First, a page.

The new Netflix release, Chaman Bahar is taking everyone by surprise. At first, what may seem like a love story in a relatively backdated setting with typical “men will be men” characters, turns out to be away from a layered piece of work by writer and director Apurva Dhar Badgaiyann who has boldly put up a story that revolves around the reality of behavior towards women which is often portrayed through the rose-colored glass as love.
Produced by Yoodle Films, Chaman Bahar was released on Netflix on 19th 2020. Jitendra Kumar plays the role of Billu from Raipur opposite to Ritika Badiani as Rinku.
Storyline and underlying themes
Billy opens up a paan shop along a highway but as fate would have it, a decision by civil administration results in changing the local routes of vehicles that reduce the customers of Billu. But luckily a family moves into the house opposite his shop where a pretty maiden, Rinku lives. This causes young boys all across the town to flock to the beetle leaf shop to look at her which improved Billu’s business. Although this may seem like a funny plot structure, the harsh reality of female objectification, lust, and unwanted romantic or sexual approach towards any woman is portrayed through behavior towards Rinku.
With the escalation of the innocent infatuation to ‘love’, issues like jealousy, hatred, anger, and problems arise between Rinku and Billy and we can see Billu reacting harshly and being a chauvinist. Again, a clear example of how male entitlement is allowed in our society. The suppressed, emotionally stunted ‘ideal’ picture of a ‘man’ is shown here which may be triggering to many but is infact the reality.
Men are expected to be angry, obnoxiously protective and knight in shining armor for the damsel in distress. The incident of Billu throwing a stone at a dog who barked at Rinku is a perfect representation of toxic masculinity. The fact that patriarchy is destroying men as much as women is the interwoven theme of the movie and the prevalence of such toxicity is another reality.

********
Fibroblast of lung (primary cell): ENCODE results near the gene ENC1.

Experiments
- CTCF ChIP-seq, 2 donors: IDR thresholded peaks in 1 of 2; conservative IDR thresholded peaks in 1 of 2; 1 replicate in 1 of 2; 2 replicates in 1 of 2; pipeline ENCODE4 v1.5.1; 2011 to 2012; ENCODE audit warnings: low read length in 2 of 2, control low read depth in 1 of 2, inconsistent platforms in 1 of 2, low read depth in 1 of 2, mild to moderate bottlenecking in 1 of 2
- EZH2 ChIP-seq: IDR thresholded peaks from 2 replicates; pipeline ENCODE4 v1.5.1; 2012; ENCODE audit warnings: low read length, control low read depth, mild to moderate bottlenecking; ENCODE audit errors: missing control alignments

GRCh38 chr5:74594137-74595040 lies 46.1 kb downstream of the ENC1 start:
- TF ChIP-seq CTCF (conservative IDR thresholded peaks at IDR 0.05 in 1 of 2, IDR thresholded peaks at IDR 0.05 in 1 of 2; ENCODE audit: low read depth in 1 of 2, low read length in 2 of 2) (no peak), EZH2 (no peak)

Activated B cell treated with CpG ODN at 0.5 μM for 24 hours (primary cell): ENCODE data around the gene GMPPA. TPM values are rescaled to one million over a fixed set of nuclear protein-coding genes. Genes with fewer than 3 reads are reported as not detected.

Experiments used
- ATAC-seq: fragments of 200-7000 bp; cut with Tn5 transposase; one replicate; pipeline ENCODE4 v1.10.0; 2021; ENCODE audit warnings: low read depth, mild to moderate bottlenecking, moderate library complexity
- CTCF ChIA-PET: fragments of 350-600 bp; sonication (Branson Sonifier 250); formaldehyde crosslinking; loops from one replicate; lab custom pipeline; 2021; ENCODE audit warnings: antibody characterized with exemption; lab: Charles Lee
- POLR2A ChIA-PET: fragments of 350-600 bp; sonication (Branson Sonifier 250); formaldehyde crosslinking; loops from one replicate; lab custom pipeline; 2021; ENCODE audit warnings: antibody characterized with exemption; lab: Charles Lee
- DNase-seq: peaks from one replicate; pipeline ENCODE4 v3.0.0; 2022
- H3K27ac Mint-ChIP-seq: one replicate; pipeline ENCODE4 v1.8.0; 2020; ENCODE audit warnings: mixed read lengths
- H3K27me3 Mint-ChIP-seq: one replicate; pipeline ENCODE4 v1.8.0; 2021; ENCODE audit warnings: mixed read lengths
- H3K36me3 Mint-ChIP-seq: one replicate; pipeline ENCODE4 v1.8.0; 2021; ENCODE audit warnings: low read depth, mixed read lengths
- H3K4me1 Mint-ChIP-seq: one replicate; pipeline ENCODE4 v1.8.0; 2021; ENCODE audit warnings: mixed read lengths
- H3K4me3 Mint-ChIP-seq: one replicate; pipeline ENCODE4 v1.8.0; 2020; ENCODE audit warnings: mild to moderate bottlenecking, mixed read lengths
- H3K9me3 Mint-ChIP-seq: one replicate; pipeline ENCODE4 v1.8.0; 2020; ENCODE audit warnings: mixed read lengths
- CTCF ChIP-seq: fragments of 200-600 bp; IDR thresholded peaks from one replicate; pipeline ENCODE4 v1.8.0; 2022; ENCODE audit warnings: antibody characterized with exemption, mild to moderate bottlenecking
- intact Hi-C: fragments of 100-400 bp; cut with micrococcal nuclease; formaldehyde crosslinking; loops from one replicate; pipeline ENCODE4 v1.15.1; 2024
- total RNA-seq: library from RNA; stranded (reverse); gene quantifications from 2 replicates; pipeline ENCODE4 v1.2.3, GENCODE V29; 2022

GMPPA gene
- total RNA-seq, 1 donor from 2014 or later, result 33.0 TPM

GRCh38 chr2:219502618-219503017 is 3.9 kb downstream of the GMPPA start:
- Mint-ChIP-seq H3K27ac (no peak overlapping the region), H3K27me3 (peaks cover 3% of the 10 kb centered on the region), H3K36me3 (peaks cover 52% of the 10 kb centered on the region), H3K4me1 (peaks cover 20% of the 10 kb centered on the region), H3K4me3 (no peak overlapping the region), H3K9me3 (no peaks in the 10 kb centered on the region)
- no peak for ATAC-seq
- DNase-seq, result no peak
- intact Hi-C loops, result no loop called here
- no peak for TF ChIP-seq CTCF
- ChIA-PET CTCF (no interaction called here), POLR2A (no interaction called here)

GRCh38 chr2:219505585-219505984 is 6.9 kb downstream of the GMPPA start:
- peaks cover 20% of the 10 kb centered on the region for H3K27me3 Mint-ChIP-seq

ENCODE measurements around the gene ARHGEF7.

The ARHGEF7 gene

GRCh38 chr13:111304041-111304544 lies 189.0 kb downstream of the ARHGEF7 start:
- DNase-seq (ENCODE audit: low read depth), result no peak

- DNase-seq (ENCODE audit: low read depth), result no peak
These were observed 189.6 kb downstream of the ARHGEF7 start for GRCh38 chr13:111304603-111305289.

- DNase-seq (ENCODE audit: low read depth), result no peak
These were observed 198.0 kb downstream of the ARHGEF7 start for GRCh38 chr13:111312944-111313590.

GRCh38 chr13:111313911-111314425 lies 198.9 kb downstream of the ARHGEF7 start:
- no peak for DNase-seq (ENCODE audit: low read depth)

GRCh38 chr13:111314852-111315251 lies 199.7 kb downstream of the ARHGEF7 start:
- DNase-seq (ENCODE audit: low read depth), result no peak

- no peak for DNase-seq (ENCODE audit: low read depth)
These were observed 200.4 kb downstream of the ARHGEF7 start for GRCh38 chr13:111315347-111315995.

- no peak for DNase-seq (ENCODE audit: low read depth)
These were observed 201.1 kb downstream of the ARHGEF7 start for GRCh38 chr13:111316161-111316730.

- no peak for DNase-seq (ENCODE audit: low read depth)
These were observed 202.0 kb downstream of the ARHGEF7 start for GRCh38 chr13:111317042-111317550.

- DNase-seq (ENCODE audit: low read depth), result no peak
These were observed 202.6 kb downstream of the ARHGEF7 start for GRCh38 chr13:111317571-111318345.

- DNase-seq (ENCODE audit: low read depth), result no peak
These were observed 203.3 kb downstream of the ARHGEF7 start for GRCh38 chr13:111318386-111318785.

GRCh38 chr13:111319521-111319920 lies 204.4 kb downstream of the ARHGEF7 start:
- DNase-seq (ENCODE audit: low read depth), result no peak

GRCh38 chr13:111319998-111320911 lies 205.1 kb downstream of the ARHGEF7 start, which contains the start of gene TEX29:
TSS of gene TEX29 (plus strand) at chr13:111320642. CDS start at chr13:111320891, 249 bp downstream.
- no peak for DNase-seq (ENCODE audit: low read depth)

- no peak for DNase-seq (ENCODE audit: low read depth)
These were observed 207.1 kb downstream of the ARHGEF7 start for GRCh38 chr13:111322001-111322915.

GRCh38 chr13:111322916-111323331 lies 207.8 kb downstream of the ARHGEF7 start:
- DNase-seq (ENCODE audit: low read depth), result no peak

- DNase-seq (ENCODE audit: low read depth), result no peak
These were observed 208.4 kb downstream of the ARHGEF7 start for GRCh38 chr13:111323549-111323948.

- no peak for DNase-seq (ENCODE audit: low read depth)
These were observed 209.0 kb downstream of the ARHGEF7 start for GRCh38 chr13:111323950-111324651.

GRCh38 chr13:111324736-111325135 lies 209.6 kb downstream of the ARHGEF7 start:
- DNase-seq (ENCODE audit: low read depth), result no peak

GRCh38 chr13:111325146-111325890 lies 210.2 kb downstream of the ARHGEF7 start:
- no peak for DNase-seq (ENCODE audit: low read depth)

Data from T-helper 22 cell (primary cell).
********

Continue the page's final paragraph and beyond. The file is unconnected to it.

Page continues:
Despite what society has taught men to be, some strong women like Rinku can say no to what’s wrong and that’s what irks the majority of people in places where strong feminine personality is still not acknowledged.
Other than that, the sick realities of police brutality, political oppression, and destitution are also shown in the movie, which, again is very suitable according to recent times.
Chaman Bahar – Jitendra Kumar and Ritika Badiani has played the roles of Billu and Rinku perfectly. Typically testosterone loaded behavior of Jitendra, the spunk of Rinku who is sick of being objectified and lusted after is believable to its core.
Characters like playboy and kind of creepy Ashu Bhaiya (Ashwani Kumar), Shiladitya Tiwari (Alam Khan), Sonu (Bhuvan Arora), and Chotu (Dhirendra Kumar Tiwari) are funny, annoying and offensive but only enough to make it seem realistic.
This movie of over 2 hours is triggering enough to make you uncomfortable which is why creating a headspace before watching it is necessary. A stark believer of feminism and seeker of the destruction of toxic masculinity would find it hard to swallow the movie, although everything shown in the movie is just a slightly exaggerated version of plain simple reality.
Music by Mangesh Dhakde and Anshuman Mukherjee is memorable and soothing. Cinematography by Arkodeb Mukherjee and editing by Ujjwal Chandra is a work of brilliance too.
This concoction of lust, infatuation, and seemingly love along with realistic characters from a simple town Raipur is enjoyable and perhaps an eye-opener. The layered satire on societal partiality towards men and the heinous product of that favoritism, is appreciable.